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Cholesterol - drug treatment

 

Your body needs cholesterol to work properly. But extra cholesterol in your blood causes deposits to build up on the inside walls of your blood vessels. This buildup is called plaque. It narrows your arteries and reduces or stops blood flow. This can lead to heart attack, stroke, or narrowed arteries elsewhere in your body.

Statins are thought to be the best drugs to use for people who need medicines to lower their cholesterol.

Alternative names

Hyperlipidemia - drug treatment; Hardening of the arteries - statin

Statins for Cholesterol

 

Statins reduce your risk of heart disease, stroke, and other related problems. They do this by lowering your LDL (bad) cholesterol.

Most of the time you will need to take this medicine for the rest of your life. In some cases, changing your lifestyle and losing extra weight may allow you to stop taking this medicine.

 

Who Should Take Statins to Lower Cholesterol?

 

Having low LDL and total cholesterol reduces your risk of heart disease. But not everyone needs to take statins to lower cholesterol.

Your health care provider will decide on your treatment based on:

  • Your total, HDL (good), and LDL (bad) cholesterol levels
  • Your age
  • Your history of diabetes, high blood pressure, or heart disease
  • Other health problems that may be caused by high cholesterol
  • Whether or not you smoke
  • Your risk of heart disease
  • Your ethnicity

You should take statins if you are 75 or younger, and you have a history of:

  • Heart problems due to narrowed arteries in the heart
  • Stroke or TIA (mini stroke)
  • Aortic aneurysm (a bulge in the main artery in your body)
  • Narrowing of the arteries to your legs

If you are older than 75, your provider may prescribe a lower dose of a statin. This may help lessen possible side effects.

You should take statins if your LDL cholesterol is 190 mg/dL or higher. You should also take statins if your LDL cholesterol is between 70 and 189 mg/dL and:

  • You have diabetes and are between ages 40 and 75
  • You have diabetes and a high risk of heart disease
  • You have a high risk of heart disease

You and your provider may want to consider statins if your LDL cholesterol is 70 to 189 mg/dL and:

  • You have diabetes and a medium risk for heart disease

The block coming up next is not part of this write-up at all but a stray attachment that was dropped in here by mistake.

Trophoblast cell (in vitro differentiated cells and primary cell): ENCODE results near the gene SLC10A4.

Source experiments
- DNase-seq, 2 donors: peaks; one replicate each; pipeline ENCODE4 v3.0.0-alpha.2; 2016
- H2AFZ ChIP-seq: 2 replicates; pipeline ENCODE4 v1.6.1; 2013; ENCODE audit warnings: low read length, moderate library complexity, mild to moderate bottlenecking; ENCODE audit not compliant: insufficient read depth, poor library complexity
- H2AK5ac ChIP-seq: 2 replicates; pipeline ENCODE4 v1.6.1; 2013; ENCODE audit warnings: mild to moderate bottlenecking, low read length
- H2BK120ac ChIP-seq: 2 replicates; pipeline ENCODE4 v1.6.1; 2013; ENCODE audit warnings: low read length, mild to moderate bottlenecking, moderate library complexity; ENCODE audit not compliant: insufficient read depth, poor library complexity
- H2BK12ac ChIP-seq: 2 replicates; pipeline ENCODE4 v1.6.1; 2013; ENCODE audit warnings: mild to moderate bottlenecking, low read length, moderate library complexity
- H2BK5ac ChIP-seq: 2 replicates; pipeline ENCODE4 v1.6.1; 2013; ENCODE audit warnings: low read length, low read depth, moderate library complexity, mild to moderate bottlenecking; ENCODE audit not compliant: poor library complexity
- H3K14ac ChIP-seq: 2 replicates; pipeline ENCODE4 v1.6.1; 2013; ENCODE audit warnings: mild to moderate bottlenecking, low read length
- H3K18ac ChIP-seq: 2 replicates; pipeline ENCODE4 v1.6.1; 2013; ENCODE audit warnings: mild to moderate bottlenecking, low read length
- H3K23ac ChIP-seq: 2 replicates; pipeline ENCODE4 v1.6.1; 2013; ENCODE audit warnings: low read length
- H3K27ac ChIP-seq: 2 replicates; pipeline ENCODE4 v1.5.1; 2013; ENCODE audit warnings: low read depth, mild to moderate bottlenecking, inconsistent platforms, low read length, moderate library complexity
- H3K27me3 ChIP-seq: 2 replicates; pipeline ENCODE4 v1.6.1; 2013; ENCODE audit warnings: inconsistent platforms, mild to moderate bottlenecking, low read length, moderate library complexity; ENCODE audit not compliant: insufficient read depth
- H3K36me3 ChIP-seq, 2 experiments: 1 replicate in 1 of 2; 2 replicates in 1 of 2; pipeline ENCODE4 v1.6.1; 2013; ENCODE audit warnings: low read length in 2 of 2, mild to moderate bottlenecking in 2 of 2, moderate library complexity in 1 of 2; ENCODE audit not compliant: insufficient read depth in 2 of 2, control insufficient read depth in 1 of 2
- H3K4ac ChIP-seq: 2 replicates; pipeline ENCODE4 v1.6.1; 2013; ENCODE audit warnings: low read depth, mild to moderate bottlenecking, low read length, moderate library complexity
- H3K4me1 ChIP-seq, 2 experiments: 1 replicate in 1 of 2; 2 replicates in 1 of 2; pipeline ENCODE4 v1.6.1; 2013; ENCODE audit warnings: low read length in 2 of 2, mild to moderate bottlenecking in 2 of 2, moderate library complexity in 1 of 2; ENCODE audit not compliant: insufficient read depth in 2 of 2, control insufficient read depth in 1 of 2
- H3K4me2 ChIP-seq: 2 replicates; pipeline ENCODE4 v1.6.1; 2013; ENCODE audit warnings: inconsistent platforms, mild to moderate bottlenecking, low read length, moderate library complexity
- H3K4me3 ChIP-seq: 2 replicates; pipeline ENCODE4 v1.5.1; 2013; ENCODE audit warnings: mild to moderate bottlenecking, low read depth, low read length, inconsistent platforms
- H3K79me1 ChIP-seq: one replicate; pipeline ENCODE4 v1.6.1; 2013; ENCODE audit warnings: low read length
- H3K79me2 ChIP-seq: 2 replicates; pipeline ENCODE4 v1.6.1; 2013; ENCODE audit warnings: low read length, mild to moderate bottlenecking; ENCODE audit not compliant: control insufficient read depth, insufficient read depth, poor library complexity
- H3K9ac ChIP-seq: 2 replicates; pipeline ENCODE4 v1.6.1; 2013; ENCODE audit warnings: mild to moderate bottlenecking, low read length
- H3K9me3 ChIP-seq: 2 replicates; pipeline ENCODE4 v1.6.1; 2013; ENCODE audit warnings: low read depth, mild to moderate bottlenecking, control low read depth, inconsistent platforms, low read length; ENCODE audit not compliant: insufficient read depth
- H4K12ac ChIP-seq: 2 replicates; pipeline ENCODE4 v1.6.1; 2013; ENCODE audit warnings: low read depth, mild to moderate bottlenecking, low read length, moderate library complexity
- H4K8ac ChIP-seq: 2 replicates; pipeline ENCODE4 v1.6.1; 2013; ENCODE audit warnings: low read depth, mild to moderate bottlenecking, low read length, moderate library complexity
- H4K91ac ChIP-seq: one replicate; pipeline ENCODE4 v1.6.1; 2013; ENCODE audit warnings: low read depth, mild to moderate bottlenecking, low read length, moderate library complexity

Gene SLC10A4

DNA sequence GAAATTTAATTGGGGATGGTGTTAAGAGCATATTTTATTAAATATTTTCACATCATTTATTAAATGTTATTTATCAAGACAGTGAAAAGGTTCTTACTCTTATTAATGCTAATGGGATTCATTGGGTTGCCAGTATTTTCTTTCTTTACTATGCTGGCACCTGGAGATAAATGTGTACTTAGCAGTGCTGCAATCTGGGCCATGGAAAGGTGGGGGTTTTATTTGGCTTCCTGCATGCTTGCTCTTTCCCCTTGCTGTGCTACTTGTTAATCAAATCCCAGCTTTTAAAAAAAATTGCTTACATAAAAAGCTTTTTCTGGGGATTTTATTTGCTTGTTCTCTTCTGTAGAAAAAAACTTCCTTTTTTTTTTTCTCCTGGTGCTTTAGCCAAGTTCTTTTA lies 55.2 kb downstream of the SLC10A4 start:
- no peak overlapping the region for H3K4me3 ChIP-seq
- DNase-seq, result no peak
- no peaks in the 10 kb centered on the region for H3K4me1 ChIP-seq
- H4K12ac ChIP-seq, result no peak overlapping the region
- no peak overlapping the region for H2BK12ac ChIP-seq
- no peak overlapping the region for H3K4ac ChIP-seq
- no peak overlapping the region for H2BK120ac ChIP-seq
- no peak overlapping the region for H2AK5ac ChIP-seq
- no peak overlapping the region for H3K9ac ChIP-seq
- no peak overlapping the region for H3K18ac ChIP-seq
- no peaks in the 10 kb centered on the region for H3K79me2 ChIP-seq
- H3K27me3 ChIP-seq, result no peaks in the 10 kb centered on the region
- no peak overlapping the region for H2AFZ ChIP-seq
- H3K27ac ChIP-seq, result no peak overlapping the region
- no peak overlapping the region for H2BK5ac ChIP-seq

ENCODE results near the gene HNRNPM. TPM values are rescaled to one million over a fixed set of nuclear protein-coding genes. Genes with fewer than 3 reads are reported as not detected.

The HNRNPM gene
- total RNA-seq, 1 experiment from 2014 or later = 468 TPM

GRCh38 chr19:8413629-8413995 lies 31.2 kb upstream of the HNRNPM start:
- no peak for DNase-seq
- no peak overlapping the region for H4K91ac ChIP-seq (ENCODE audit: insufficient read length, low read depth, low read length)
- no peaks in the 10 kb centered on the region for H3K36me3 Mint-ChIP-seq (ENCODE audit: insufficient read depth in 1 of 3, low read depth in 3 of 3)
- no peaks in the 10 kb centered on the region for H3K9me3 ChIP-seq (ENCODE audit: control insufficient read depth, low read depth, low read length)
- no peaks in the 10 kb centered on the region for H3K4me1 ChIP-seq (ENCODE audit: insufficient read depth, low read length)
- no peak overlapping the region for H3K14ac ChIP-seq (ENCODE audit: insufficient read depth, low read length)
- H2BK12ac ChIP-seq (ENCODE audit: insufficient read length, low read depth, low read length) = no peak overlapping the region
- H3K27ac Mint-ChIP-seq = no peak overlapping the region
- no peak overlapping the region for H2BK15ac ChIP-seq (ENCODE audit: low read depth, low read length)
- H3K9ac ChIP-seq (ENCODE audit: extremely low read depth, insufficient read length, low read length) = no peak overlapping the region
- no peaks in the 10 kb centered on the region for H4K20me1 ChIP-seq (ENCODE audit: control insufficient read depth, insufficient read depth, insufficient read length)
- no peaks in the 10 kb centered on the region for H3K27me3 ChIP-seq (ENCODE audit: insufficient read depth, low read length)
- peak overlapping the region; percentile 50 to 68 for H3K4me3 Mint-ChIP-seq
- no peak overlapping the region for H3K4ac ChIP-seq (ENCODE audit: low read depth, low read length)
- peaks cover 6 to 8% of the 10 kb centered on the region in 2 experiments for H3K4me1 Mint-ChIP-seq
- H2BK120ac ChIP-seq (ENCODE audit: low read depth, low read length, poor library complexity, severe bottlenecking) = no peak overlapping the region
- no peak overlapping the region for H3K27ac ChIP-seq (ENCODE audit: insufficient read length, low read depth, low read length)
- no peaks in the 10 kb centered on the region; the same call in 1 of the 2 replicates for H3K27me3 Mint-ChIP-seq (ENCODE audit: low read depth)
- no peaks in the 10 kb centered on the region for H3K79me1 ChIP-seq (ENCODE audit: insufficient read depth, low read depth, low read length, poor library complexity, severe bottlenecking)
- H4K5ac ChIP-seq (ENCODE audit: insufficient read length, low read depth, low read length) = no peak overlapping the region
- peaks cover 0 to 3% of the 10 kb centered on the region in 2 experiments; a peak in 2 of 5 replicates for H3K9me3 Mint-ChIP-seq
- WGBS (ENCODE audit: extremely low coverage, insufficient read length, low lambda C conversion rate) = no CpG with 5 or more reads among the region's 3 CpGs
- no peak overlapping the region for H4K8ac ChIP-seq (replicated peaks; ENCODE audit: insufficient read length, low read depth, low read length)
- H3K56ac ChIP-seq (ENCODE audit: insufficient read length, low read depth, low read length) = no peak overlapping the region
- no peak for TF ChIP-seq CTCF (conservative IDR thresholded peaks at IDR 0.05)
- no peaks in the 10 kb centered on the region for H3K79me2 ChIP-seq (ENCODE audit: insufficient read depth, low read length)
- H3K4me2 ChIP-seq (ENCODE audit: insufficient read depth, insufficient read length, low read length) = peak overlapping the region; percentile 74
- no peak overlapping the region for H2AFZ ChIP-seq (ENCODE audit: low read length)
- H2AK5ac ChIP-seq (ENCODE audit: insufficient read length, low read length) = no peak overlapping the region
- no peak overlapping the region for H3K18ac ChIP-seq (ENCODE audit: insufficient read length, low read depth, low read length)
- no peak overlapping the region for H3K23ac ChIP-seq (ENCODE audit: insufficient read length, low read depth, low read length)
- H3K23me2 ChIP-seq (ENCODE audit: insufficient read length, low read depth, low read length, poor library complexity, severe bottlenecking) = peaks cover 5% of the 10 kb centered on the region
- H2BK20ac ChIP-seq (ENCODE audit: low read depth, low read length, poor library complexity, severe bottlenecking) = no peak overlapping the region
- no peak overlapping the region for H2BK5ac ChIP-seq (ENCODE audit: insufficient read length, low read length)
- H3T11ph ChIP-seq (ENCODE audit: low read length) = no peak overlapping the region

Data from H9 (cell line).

• You have a medium risk for heart disease

 

How low Should Your LDL Cholesterol be?

 

Doctors used to set a target level for your LDL cholesterol. But now the focus is reducing your risk for problems caused by narrowing of your arteries. Your provider may monitor your cholesterol levels. But frequent testing is rarely needed.

Adding other drugs along with statins provides little to no benefit in most cases.

You and your provider will decide what dose of a statin you should take. If you have risk factors, you may need to take higher doses. Factors that your provider will consider when choosing the dose include:

  • Your total, HDL, and LDL cholesterol levels before treatment
  • Whether you have coronary artery disease (history of angina or heart attack), a history of stroke, or narrowed arteries in your legs
  • Whether you have diabetes
  • Whether you smoke or have high blood pressure

Higher doses may lead to side effects over time. So your provider will also consider your age and risk factors for side effects.

 

 

References

Chamberlain JJ, Rhinehart AS, Shaefer CF Jr, Neuman A. Diagnosis and management of diabetes: synopsis of the 2016 american diabetes association standards of medical care in diabetes. Ann Intern Med. 2016;164(8):542-552. PMID: 26928912 www.ncbi.nlm.nih.gov/pubmed/26928912.

Fox CS, Golden SH, Anderson C, Bray GA, et al. Update on prevention of cardiovascular disease in adults with type 2 diabetes mellitus in light of recent evidence: a scientific statement from the American Heart Association and the American Diabetes Association. Circulation. 2015;132(8):691-718. PMID: 26246173 www.ncbi.nlm.nih.gov/pubmed/26246173.

Genest J, Libby P. Lipoprotein disorders and cardiovascular disease. In: Mann DL, Zipes DP, Libby P, Bonow RO, Braunwald E, eds. Braunwald's Heart Disease: A Textbook of Cardiovascular Medicine. 10th ed. Philadelphia, PA: Elsevier Saunders; 2015:chap 45.